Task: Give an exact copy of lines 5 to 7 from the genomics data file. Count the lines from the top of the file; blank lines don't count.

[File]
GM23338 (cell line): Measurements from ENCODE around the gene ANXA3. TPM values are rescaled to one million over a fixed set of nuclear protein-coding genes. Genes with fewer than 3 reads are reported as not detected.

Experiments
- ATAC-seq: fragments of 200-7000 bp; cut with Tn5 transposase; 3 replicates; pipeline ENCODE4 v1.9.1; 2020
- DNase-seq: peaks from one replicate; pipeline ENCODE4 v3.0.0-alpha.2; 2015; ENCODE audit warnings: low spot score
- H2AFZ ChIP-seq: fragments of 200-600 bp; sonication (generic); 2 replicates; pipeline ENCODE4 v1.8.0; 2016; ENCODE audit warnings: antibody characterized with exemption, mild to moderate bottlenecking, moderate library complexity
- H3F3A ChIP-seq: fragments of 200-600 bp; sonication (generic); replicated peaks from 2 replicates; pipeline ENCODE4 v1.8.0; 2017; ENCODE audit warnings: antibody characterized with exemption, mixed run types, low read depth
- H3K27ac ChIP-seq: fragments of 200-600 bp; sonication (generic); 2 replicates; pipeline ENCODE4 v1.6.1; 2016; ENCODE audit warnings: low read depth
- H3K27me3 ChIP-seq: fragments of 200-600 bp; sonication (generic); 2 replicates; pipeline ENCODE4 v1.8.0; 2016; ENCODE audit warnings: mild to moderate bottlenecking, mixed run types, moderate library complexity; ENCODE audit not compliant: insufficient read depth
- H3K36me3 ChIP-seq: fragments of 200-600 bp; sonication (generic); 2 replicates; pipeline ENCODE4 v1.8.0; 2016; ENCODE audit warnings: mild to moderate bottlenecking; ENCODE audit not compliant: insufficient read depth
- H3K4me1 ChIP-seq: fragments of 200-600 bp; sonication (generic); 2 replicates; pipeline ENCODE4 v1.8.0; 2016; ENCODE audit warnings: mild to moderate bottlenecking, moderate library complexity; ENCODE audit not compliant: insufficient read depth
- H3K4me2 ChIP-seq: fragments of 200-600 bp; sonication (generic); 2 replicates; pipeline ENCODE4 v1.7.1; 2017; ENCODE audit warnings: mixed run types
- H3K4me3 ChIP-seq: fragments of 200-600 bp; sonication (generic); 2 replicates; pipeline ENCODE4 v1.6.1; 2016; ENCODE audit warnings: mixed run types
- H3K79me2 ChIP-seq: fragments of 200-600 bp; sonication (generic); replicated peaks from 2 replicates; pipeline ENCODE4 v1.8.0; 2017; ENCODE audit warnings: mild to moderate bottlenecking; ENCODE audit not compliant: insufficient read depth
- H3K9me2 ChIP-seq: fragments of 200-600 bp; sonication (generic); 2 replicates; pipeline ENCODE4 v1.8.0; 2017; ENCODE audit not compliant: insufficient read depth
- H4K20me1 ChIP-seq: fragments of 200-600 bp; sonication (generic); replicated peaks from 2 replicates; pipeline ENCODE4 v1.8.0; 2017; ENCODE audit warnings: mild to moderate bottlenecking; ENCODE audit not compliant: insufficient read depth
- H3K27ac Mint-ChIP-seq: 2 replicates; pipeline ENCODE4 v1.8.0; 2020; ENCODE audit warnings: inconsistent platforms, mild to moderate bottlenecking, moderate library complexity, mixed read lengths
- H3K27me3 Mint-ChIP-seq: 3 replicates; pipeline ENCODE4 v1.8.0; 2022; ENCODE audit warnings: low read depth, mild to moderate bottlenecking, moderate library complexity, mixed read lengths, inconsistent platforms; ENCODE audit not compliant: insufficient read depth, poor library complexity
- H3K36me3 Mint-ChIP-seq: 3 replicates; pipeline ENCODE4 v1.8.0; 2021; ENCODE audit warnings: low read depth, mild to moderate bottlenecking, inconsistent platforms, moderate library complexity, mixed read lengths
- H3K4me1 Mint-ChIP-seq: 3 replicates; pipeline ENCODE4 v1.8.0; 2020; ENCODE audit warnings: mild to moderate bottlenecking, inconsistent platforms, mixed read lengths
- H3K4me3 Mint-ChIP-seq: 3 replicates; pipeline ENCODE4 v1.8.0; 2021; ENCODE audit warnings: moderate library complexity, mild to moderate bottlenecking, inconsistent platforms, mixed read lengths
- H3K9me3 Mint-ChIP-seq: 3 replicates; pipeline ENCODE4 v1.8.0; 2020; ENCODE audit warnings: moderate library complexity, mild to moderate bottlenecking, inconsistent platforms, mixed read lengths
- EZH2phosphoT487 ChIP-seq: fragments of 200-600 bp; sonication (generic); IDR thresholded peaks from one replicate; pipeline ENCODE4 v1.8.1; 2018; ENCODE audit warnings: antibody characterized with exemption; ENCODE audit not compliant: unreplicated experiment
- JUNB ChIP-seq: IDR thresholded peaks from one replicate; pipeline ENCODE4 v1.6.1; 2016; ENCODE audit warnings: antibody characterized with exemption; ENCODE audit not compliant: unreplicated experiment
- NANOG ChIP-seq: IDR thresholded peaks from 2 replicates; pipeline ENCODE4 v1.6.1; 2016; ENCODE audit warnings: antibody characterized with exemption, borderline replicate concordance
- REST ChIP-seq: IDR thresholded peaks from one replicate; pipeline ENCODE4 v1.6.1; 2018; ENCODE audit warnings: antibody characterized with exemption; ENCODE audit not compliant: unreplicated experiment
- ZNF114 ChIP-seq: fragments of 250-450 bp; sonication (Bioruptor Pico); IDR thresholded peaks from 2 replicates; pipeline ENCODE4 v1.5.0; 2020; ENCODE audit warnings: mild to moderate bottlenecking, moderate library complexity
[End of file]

- H2AFZ ChIP-seq: fragments of 200-600 bp; sonication (generic); 2 replicates; pipeline ENCODE4 v1.8.0; 2016; ENCODE audit warnings: antibody characterized with exemption, mild to moderate bottlenecking, moderate library complexity
- H3F3A ChIP-seq: fragments of 200-600 bp; sonication (generic); replicated peaks from 2 replicates; pipeline ENCODE4 v1.8.0; 2017; ENCODE audit warnings: antibody characterized with exemption, mixed run types, low read depth
- H3K27ac ChIP-seq: fragments of 200-600 bp; sonication (generic); 2 replicates; pipeline ENCODE4 v1.6.1; 2016; ENCODE audit warnings: low read depth